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Which vaccine is best? Experts say it's not fair to compare J&J vaccine data to Pfizer, Moderna

Virus Outbreak Vaccine
Posted at 2:33 PM, Feb 26, 2021
and last updated 2021-02-26 17:38:37-05

WASHINGTON — The U.S. will likely begin distributing a third vaccine against COVID-19 in the next week, and health officials are girding for questions about which one is best.

The Johnson & Johnson vaccine will offer a single-dose option that could help speed vaccinations. The challenge will be explaining how protective the J&J shot is after the astounding vaccine trial success of two-dose vaccines from Pfizer and Moderna.

Those shots were found to be about 95% effective against symptomatic COVID-19 in clinical trials.

The numbers from J&J are not that high, it's around 72%, but they are not an apples-to-apples comparison.

"That's because the trials were not done head-to-head," Dr. Leana Wen, a CNN medical analyst and former Baltimore public health commissioner said. "It's not as if we had several groups of people -- one group got placebo, one group got Pfizer, one group got Moderna and one group got Johnson & Johnson. That's not how this was done."

Experts also point out the trials were done at different times. The Johnson & Johnson vaccine clinical trials were done while several mutations of the coronavirus were spreading.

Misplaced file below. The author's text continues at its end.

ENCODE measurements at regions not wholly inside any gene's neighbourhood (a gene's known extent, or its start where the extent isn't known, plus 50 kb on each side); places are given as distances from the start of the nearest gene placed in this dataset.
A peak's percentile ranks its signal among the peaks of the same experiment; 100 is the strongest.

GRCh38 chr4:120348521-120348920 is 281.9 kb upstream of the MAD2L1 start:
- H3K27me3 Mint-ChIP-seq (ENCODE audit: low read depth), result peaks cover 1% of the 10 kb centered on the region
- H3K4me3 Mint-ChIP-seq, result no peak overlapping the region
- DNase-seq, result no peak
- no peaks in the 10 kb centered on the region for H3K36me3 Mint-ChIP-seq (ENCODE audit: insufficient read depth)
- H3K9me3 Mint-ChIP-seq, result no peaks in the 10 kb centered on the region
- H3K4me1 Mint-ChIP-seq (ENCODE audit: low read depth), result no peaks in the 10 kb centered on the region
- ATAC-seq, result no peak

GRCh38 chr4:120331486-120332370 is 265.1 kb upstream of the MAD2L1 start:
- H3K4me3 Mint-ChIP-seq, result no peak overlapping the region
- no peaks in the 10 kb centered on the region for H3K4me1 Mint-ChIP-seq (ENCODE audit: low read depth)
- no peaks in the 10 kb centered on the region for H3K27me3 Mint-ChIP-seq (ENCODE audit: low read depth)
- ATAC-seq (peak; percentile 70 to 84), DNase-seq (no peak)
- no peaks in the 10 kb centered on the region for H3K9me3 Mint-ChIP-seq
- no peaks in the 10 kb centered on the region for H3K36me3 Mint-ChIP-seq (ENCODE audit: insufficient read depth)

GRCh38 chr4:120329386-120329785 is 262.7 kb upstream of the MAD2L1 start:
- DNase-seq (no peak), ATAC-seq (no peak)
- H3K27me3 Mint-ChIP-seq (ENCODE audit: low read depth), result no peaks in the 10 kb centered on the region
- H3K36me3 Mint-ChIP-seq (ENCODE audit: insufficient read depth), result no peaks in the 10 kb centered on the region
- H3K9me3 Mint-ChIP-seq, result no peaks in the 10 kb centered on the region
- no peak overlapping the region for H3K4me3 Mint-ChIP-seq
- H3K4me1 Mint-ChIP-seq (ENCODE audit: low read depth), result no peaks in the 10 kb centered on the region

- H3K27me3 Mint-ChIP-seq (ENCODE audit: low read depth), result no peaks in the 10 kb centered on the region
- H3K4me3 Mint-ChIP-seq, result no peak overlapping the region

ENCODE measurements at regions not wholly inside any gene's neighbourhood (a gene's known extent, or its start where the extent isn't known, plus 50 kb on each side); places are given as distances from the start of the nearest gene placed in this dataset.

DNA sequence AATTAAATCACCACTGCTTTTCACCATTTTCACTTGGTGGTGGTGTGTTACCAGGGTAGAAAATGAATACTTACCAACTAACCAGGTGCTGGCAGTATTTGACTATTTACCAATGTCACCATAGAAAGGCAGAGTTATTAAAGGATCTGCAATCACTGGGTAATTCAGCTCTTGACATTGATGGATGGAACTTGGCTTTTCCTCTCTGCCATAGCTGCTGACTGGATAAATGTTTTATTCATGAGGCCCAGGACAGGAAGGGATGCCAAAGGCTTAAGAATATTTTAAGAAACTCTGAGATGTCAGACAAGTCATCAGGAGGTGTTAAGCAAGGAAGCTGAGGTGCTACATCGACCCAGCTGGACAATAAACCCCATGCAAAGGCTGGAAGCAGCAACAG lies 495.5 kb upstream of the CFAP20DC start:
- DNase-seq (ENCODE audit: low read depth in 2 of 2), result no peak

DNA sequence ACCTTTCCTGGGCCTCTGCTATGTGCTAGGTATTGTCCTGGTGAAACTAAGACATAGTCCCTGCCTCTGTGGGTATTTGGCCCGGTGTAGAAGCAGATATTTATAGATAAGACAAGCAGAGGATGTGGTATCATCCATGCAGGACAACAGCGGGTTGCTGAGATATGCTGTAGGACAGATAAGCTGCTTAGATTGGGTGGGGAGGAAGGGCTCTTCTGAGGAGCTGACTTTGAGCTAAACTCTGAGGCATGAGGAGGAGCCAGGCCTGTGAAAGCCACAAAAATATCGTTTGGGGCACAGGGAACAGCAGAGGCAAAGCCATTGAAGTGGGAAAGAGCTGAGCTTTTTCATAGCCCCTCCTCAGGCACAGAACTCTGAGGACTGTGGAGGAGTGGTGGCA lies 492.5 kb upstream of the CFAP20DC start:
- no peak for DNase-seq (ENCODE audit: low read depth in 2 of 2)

Notably, their vaccine was tested in South Africa, where the dominant strain was a variant believed to be more contagious and potentially more serious. In South Africa, the Johnson & Johnson vaccine had a 64% efficacy rate.

Neither Pfizer nor Moderna's vaccine was tested in that environment with that variant. Some studies are underway to see how protective those two vaccines are against the South Africa variants and others.

Experts point out the Johnson & Johnson vaccine offers 86% effective protection against severe forms of coronavirus, keeping patients out of the hospital if they have any symptoms at all.

"The key here isn't that we want to prevent infections, though we do," Dr. Ashish Jha, dean of Brown University's School of Public Health, told CNN. "We want to prevent people from getting really sick and obviously prevent people from dying. And all three of these vaccines appear terrific for that goal."

Bottom line, experts agree that the best vaccine is the one being offered at the time a person becomes eligible in their state.

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